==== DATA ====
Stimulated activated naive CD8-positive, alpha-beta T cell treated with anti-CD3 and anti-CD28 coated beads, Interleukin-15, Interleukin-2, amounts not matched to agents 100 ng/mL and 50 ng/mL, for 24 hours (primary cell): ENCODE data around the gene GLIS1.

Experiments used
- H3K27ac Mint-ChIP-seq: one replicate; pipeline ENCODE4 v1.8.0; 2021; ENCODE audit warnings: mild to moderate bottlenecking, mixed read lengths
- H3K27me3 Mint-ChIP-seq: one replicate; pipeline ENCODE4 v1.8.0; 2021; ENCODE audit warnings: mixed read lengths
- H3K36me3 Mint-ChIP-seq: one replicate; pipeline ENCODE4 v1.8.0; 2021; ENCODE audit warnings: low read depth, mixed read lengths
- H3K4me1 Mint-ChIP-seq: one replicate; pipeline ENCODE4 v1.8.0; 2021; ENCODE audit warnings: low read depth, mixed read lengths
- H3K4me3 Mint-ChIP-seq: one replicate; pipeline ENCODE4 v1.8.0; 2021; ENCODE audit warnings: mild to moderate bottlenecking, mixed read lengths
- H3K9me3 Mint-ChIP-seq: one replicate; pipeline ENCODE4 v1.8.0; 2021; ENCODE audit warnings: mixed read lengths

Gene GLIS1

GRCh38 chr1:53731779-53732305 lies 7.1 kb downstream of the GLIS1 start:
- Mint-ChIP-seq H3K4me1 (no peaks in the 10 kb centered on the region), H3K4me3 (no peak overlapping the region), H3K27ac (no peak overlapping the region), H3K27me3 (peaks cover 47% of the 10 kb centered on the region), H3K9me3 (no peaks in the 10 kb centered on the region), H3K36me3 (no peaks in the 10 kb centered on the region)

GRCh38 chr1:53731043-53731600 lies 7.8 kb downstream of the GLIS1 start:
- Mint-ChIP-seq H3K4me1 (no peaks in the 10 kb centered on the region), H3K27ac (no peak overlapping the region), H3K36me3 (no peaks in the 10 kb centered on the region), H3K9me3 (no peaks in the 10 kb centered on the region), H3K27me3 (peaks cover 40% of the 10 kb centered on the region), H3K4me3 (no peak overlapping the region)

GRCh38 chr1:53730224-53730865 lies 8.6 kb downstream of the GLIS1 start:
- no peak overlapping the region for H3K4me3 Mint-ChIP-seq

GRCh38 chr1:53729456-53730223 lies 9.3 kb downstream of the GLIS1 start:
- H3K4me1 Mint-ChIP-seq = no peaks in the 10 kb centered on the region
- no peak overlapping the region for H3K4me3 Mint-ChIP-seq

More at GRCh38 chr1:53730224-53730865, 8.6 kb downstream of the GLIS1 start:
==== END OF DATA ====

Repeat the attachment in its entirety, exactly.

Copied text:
Stimulated activated naive CD8-positive, alpha-beta T cell treated with anti-CD3 and anti-CD28 coated beads, Interleukin-15, Interleukin-2, amounts not matched to agents 100 ng/mL and 50 ng/mL, for 24 hours (primary cell): ENCODE data around the gene GLIS1.

Experiments used
- H3K27ac Mint-ChIP-seq: one replicate; pipeline ENCODE4 v1.8.0; 2021; ENCODE audit warnings: mild to moderate bottlenecking, mixed read lengths
- H3K27me3 Mint-ChIP-seq: one replicate; pipeline ENCODE4 v1.8.0; 2021; ENCODE audit warnings: mixed read lengths
- H3K36me3 Mint-ChIP-seq: one replicate; pipeline ENCODE4 v1.8.0; 2021; ENCODE audit warnings: low read depth, mixed read lengths
- H3K4me1 Mint-ChIP-seq: one replicate; pipeline ENCODE4 v1.8.0; 2021; ENCODE audit warnings: low read depth, mixed read lengths
- H3K4me3 Mint-ChIP-seq: one replicate; pipeline ENCODE4 v1.8.0; 2021; ENCODE audit warnings: mild to moderate bottlenecking, mixed read lengths
- H3K9me3 Mint-ChIP-seq: one replicate; pipeline ENCODE4 v1.8.0; 2021; ENCODE audit warnings: mixed read lengths

Gene GLIS1

GRCh38 chr1:53731779-53732305 lies 7.1 kb downstream of the GLIS1 start:
- Mint-ChIP-seq H3K4me1 (no peaks in the 10 kb centered on the region), H3K4me3 (no peak overlapping the region), H3K27ac (no peak overlapping the region), H3K27me3 (peaks cover 47% of the 10 kb centered on the region), H3K9me3 (no peaks in the 10 kb centered on the region), H3K36me3 (no peaks in the 10 kb centered on the region)

GRCh38 chr1:53731043-53731600 lies 7.8 kb downstream of the GLIS1 start:
- Mint-ChIP-seq H3K4me1 (no peaks in the 10 kb centered on the region), H3K27ac (no peak overlapping the region), H3K36me3 (no peaks in the 10 kb centered on the region), H3K9me3 (no peaks in the 10 kb centered on the region), H3K27me3 (peaks cover 40% of the 10 kb centered on the region), H3K4me3 (no peak overlapping the region)

GRCh38 chr1:53730224-53730865 lies 8.6 kb downstream of the GLIS1 start:
- no peak overlapping the region for H3K4me3 Mint-ChIP-seq

GRCh38 chr1:53729456-53730223 lies 9.3 kb downstream of the GLIS1 start:
- H3K4me1 Mint-ChIP-seq = no peaks in the 10 kb centered on the region
- no peak overlapping the region for H3K4me3 Mint-ChIP-seq

More at GRCh38 chr1:53730224-53730865, 8.6 kb downstream of the GLIS1 start: